Can data help tell the story of a team? And how, by understanding its story, can a team become better at foreseeing its future?
Before diving into the meat of this article, it’s worth providing a bit of context around the way our teams operate. At OICR, our Genome Informatics team is building software components, infrastructure and data stores used by researchers on a day-to-day basis to carry-out their research. And although we don’t do pure research, we operate in a research context and are bound to research-oriented sources of funding (grants or contracts).
Compared to the software industry, we operate with fairly limited resources relative to the complexity of the solutions we are building. In a way some of the components built by our team are not that far from those of Amazon, Netflix and Facebook-alike, at a much smaller scale of course!
For us, operating with limited resources means a need for a very tight cohesion in our team and a high level of trust & autonomy given to all our team members. But autonomy is not freewheeling. Agility is not about doing whatever whenever, it is about defining a process that empowers the team and continuously adjusting this process to account for changes in the team and its projects, to optimize its operation.
Which brings me to the core of the article. As part of being agile we collect metrics: how can those metrics serve the team?
Agility in agile vs traditional metrics
One of the most traditional metric in agile project management is velocity, it helps visualizing a team’s delivery pace and facilitates future planning. But traditional Agile tools have, in my opinion, a strong limitation in the way they can account for changes in a team’s operation.
Have your sprints always all had exactly the same number of business days with the exact same number of team members?
Of course not, but usually those metrics are often either bound to one single sprint or one single week, which does not account for any variation.
Short term estimates using rolling average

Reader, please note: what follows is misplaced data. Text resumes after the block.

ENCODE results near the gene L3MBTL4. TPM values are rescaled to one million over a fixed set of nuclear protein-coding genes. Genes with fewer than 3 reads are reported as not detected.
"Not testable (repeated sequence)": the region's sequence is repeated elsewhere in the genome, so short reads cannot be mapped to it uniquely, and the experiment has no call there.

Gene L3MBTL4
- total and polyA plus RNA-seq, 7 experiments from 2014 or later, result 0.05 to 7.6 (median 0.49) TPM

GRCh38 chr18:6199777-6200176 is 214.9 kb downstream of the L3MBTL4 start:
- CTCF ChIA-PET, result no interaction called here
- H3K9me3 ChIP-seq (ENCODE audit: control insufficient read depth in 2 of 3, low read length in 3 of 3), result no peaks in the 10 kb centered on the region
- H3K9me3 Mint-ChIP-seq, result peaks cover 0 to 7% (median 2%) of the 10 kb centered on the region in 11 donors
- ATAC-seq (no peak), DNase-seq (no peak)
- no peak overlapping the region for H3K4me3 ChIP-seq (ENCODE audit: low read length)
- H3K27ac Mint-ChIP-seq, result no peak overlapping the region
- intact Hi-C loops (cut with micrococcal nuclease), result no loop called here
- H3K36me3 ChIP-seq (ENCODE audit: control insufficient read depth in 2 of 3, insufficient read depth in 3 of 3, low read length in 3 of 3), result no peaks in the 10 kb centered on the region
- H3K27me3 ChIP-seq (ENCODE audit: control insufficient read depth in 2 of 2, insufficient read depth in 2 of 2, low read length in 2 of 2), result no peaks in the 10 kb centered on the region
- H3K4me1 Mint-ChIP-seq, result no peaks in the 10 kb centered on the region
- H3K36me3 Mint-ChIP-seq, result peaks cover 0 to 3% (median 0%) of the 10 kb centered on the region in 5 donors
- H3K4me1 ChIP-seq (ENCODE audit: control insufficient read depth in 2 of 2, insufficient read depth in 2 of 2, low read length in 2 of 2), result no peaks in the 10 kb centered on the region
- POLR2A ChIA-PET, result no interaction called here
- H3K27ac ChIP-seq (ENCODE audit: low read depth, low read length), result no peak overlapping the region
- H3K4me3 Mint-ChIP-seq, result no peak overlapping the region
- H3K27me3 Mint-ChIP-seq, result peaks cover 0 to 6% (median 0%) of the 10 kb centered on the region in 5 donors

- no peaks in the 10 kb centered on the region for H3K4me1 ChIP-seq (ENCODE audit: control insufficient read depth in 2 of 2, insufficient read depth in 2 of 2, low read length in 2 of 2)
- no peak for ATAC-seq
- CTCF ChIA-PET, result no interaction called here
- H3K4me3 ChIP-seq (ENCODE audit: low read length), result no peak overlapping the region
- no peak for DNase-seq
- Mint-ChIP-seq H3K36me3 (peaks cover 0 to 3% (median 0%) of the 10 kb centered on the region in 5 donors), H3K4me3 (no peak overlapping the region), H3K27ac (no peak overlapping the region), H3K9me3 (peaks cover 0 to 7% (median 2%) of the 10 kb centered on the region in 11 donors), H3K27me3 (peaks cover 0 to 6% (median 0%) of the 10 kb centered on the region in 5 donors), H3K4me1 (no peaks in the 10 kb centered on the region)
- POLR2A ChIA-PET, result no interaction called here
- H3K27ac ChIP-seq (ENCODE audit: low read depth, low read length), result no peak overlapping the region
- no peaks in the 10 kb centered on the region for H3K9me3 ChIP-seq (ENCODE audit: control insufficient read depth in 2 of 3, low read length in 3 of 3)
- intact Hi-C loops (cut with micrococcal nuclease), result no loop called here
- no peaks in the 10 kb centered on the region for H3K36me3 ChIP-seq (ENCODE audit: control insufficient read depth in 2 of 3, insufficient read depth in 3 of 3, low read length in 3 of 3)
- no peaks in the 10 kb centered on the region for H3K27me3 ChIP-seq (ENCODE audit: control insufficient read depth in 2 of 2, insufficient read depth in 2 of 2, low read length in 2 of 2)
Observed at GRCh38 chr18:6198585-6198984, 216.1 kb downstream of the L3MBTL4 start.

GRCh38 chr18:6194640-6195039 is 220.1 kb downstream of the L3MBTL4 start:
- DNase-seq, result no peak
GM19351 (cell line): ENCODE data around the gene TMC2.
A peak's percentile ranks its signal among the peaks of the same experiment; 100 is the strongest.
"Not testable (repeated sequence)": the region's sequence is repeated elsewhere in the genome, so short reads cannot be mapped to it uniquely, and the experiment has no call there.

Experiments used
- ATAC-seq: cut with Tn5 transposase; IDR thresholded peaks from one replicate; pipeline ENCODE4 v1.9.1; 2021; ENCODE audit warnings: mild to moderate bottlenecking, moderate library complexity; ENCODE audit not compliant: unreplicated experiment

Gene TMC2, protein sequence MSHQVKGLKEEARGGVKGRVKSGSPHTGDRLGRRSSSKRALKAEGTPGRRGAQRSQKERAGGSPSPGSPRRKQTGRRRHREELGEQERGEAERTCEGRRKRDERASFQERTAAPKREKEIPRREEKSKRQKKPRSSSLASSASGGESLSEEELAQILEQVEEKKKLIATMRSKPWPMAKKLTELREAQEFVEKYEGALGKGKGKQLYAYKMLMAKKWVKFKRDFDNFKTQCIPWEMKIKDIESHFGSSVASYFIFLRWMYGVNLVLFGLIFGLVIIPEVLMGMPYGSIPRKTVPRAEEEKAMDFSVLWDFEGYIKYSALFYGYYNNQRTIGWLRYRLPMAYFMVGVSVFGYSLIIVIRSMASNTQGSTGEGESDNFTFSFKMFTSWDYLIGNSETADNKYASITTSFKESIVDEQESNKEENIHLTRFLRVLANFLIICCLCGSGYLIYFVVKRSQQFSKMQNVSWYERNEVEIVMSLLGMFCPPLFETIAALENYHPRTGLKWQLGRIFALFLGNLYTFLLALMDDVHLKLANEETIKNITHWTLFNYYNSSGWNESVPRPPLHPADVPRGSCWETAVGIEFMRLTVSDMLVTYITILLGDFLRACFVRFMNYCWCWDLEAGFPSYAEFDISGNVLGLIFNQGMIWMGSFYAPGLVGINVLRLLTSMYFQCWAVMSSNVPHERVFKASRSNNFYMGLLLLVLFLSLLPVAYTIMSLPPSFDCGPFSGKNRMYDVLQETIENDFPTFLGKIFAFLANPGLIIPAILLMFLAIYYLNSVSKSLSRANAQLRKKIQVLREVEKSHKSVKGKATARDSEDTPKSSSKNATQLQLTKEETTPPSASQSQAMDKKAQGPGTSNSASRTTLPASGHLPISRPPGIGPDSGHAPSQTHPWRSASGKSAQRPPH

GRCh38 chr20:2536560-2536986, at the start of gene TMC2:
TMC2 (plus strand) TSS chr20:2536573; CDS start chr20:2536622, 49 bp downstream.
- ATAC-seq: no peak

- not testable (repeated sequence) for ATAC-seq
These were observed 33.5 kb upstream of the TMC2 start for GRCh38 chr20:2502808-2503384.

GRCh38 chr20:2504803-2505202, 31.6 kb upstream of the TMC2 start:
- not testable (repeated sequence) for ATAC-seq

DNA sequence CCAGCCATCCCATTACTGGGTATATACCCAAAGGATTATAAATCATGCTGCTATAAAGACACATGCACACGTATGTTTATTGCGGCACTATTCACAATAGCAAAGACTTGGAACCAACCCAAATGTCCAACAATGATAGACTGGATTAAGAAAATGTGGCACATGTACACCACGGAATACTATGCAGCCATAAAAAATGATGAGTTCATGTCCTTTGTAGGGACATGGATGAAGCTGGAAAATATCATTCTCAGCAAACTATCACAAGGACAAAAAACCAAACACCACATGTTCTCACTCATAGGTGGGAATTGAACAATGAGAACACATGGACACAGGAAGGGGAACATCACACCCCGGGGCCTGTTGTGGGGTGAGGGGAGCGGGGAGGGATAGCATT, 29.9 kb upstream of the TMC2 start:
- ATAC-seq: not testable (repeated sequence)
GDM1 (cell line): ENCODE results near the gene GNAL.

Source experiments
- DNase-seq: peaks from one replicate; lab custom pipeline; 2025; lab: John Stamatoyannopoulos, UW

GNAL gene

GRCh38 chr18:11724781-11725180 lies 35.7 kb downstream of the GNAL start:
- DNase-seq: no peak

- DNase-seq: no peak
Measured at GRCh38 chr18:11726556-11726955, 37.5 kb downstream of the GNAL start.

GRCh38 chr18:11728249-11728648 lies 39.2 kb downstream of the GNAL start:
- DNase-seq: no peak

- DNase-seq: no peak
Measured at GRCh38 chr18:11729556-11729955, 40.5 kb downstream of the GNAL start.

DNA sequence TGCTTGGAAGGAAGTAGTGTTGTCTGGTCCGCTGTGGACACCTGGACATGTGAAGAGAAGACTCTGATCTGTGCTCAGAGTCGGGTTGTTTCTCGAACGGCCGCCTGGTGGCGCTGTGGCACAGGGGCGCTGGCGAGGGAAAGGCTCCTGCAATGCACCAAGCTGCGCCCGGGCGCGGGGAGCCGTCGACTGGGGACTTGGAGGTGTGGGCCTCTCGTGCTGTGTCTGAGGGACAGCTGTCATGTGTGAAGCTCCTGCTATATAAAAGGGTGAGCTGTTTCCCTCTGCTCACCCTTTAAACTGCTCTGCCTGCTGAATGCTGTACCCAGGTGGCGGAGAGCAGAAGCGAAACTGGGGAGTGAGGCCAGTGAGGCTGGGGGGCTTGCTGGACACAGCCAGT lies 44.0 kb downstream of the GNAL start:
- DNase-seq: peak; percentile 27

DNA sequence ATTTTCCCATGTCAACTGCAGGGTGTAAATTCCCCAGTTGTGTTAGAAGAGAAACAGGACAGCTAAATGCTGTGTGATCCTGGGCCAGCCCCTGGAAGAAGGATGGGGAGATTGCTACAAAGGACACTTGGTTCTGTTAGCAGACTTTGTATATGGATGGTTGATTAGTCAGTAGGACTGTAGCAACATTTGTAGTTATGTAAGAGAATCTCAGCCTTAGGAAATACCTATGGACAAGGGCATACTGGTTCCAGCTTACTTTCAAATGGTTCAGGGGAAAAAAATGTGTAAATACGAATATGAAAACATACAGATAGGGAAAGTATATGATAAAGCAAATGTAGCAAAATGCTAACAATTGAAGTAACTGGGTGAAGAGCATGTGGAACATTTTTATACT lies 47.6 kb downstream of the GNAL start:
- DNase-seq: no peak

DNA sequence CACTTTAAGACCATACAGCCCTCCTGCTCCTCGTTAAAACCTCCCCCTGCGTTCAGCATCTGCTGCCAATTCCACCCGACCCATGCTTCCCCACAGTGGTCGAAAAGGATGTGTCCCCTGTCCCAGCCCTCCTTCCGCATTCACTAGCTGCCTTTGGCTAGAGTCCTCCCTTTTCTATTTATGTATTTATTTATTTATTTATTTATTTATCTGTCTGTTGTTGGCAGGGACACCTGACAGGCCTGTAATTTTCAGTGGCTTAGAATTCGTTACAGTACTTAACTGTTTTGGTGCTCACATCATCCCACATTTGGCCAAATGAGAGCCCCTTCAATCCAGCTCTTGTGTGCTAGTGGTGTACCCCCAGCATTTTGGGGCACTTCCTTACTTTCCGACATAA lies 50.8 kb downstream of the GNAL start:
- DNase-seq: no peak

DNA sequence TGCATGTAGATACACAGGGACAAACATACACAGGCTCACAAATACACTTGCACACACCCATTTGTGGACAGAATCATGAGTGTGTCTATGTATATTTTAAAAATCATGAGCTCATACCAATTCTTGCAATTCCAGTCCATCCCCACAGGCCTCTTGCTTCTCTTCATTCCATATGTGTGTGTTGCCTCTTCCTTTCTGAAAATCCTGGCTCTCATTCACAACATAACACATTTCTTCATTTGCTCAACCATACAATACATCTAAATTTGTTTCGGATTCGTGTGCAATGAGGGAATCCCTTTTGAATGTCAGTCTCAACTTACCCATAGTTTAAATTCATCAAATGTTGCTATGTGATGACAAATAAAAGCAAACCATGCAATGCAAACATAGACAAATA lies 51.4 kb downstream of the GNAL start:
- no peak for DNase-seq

In my opinion, the best option is to drop the concept of sprint in velocity calculations and focus on a rolling average (I like having a window of 4 weeks), as it essentially lessens the impact of edge cases and events (vacations, sick days, variation of sprint duration).
Let’s discuss around an hypothetical example, assuming we are currently in week 10, doing planning for the next sprint.
We know, by looking at both velocity metrics (individual weeks and rolling average), that:
- There has been a burst in week 6, which corresponded to your release prep. During that week, the team completed a lot of small tickets (which slightly unbalanced the numbers).
- In week 8, Joe was off-sick, the team was also working on slightly more complex tasks, completing less points than usual.
- At the end of week 9, the team was progressively getting back to its usual pace.
So you could point your finger in the air to see in which direction the wind is blowing (that’s called experience, right?), look only at individual weeks average, look at only at rolling average, or take all three to get an estimate of how many points can be completed in your next sprint.
In the above example, this team should be able to complete up to 60 points (maybe a handful more) for its next 2 weeks sprint.
A team’s story
What do you think will happen to the team’s velocity over this coming end-of-year vacations period? Or for the next major release? Looking at the team history definitely helps in assessing what can be completed in the future.
How likely are we going to deliver a set of features by a set release date?
This technique is useful, not only in sprint planning, but also in estimating the amount of time necessary to complete a set of activities in your backlog.